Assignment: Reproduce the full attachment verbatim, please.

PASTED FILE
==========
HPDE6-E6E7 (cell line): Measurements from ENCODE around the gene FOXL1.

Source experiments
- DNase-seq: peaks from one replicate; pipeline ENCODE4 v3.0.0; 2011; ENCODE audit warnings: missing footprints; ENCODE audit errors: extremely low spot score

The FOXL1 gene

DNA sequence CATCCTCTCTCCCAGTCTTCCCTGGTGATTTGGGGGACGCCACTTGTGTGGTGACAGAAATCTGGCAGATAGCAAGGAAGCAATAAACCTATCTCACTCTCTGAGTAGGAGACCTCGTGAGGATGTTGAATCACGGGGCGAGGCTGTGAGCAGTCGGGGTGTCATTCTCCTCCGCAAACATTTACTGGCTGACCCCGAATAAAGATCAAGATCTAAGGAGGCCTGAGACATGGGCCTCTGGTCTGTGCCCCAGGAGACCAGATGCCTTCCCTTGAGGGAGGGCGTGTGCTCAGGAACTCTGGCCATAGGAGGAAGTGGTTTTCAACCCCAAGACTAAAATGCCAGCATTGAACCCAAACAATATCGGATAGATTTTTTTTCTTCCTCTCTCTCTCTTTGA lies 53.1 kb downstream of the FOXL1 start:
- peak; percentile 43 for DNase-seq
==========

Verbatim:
HPDE6-E6E7 (cell line): Measurements from ENCODE around the gene FOXL1.

Source experiments
- DNase-seq: peaks from one replicate; pipeline ENCODE4 v3.0.0; 2011; ENCODE audit warnings: missing footprints; ENCODE audit errors: extremely low spot score

The FOXL1 gene

DNA sequence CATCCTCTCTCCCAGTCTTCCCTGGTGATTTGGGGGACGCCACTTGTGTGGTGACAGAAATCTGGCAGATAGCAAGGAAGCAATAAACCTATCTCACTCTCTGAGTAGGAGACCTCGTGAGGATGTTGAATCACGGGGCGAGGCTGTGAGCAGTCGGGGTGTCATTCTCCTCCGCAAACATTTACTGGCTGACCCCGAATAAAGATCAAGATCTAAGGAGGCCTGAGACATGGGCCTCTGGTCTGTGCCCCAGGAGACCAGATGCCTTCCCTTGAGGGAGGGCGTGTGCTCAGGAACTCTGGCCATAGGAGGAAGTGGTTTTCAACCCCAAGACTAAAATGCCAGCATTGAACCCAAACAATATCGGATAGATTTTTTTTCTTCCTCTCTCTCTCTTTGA lies 53.1 kb downstream of the FOXL1 start:
- peak; percentile 43 for DNase-seq